As to finance, the wanderer from abroad must hand up his little hoard to the Inspector for counting. With the best of the Italians who come here, this consists of a few pitiful greasy bits of paper money, a coin or two, too few to even jingle.

A day spent watching these lines of peasants and Mediterranean city poor wears quickly along. It is really the offscourings of King Humbert's domain that is passing before your eyes.

No skilled working people these, few even that, though in this country of opportunities, will ever rise above their present planes. Nearly all are of the fashion that is content to stay poor, that cares but for labor and the lowest places.

A large percentage of them have no intention of remaining more than a few years. Five hundred dollars, a thousand at most, laid aside, and then Italy again, and a life of idleness beneath the vines of some tiny house in a village. Five hundred dollars is a fortune to an Italian peasant.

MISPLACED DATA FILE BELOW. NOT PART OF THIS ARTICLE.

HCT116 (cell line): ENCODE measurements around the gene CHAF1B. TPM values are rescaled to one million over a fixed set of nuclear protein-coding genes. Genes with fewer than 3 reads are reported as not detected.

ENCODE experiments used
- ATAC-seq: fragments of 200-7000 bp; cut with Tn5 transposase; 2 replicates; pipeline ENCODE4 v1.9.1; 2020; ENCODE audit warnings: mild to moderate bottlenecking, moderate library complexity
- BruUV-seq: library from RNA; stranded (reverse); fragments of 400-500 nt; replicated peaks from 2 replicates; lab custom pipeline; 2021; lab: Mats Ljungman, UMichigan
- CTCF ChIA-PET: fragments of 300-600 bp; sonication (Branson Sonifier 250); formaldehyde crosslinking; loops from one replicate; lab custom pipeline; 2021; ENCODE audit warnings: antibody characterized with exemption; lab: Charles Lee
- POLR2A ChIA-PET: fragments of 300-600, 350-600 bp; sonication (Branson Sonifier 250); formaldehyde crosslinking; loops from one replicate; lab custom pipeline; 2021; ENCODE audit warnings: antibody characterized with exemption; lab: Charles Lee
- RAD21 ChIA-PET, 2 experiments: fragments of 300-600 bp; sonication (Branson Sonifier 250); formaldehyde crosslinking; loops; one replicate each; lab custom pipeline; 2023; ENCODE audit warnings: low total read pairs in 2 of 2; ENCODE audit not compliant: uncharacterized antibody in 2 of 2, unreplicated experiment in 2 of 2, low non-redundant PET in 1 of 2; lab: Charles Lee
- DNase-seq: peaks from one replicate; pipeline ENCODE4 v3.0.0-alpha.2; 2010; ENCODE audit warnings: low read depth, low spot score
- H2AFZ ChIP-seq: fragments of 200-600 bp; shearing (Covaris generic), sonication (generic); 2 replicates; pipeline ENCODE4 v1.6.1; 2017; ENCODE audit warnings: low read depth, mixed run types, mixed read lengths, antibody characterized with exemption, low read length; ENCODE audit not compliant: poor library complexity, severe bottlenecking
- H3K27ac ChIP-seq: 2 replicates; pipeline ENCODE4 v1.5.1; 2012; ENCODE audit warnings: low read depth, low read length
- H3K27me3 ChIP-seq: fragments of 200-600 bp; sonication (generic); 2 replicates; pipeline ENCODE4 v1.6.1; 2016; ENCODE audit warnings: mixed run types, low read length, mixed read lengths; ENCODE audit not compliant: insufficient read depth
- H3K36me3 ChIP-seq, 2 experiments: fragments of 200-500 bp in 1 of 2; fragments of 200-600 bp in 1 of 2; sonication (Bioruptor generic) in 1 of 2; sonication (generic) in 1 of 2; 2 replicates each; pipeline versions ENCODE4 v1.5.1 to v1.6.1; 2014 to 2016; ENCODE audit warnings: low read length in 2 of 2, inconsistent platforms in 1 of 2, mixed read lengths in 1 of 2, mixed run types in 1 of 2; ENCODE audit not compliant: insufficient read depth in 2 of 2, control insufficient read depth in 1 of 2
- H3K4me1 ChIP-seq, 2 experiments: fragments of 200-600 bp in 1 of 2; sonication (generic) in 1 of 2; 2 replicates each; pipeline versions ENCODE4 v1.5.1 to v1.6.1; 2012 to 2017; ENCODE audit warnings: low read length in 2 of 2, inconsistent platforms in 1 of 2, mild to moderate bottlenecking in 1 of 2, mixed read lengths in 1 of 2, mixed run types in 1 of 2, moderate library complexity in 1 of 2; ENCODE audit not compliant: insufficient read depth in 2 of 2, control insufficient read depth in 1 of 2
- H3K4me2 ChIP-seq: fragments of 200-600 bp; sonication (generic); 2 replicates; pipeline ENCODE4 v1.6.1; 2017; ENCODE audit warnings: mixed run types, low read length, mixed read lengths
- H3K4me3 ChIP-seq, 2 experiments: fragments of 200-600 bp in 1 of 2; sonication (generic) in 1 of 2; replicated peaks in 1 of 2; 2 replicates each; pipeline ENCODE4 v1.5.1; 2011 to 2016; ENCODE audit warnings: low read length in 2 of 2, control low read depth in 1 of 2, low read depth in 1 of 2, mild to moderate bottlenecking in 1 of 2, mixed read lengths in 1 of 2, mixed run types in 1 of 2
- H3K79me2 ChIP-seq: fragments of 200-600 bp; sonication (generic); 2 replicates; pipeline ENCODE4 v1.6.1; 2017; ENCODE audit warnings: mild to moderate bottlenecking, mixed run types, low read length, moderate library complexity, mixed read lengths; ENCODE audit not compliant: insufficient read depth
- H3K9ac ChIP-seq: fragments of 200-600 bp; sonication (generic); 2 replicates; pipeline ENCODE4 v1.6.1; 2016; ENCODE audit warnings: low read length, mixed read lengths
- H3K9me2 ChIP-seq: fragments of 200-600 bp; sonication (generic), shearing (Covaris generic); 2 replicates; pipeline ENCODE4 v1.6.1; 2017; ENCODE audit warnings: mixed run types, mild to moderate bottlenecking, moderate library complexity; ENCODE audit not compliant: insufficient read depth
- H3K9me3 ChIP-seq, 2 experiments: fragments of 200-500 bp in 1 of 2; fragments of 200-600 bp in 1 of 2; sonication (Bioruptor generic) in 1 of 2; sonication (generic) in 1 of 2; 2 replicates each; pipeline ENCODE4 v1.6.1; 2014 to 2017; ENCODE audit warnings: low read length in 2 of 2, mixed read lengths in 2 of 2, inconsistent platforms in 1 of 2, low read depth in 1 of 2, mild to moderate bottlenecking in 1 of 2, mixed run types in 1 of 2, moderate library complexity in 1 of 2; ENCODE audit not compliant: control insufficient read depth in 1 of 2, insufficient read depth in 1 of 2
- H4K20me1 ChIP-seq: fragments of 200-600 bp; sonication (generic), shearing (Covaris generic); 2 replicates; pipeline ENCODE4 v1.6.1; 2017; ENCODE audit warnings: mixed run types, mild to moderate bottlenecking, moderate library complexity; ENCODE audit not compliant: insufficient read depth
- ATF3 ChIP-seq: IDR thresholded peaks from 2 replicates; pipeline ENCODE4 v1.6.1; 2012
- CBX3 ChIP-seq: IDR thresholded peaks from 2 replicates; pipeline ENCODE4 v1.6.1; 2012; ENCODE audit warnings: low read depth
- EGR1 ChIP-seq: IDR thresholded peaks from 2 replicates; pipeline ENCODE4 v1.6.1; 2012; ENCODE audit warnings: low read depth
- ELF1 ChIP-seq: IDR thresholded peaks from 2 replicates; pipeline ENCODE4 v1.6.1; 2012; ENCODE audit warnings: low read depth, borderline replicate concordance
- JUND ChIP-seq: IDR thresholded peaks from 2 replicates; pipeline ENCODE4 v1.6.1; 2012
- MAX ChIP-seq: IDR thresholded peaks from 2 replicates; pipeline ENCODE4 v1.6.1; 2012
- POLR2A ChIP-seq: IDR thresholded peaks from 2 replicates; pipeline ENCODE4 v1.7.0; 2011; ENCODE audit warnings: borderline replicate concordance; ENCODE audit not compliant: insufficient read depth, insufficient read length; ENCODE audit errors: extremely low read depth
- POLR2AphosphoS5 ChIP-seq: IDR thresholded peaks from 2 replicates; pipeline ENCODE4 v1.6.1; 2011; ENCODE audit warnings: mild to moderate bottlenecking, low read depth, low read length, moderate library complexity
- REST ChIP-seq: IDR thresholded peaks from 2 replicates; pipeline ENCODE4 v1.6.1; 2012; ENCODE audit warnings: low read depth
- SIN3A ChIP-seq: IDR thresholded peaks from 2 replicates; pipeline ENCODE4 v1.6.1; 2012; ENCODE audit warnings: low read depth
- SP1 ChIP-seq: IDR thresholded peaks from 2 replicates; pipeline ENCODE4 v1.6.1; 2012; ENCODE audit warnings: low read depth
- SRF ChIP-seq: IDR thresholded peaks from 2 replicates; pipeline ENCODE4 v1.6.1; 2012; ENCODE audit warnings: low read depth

Meanwhile, during their days here, they keep sending their earnings abroad. The authorities here figured that the incredible amount of $25,000,000 to $30,000,000 is sent to Italy each year by the Italians in New York alone.

And yet, seen here, on the threshold of America, these men and women of Italy are strangely fascinating. Under all their poverty, all their uncouthness, under their illiteracy, they bring with them the aroma of the hills and old towns of South Europe, the romantic charm of the people of the Mediterranean shores. They are mainly from the regions around Naples and Genoa, some from Sicily, others from Calabria.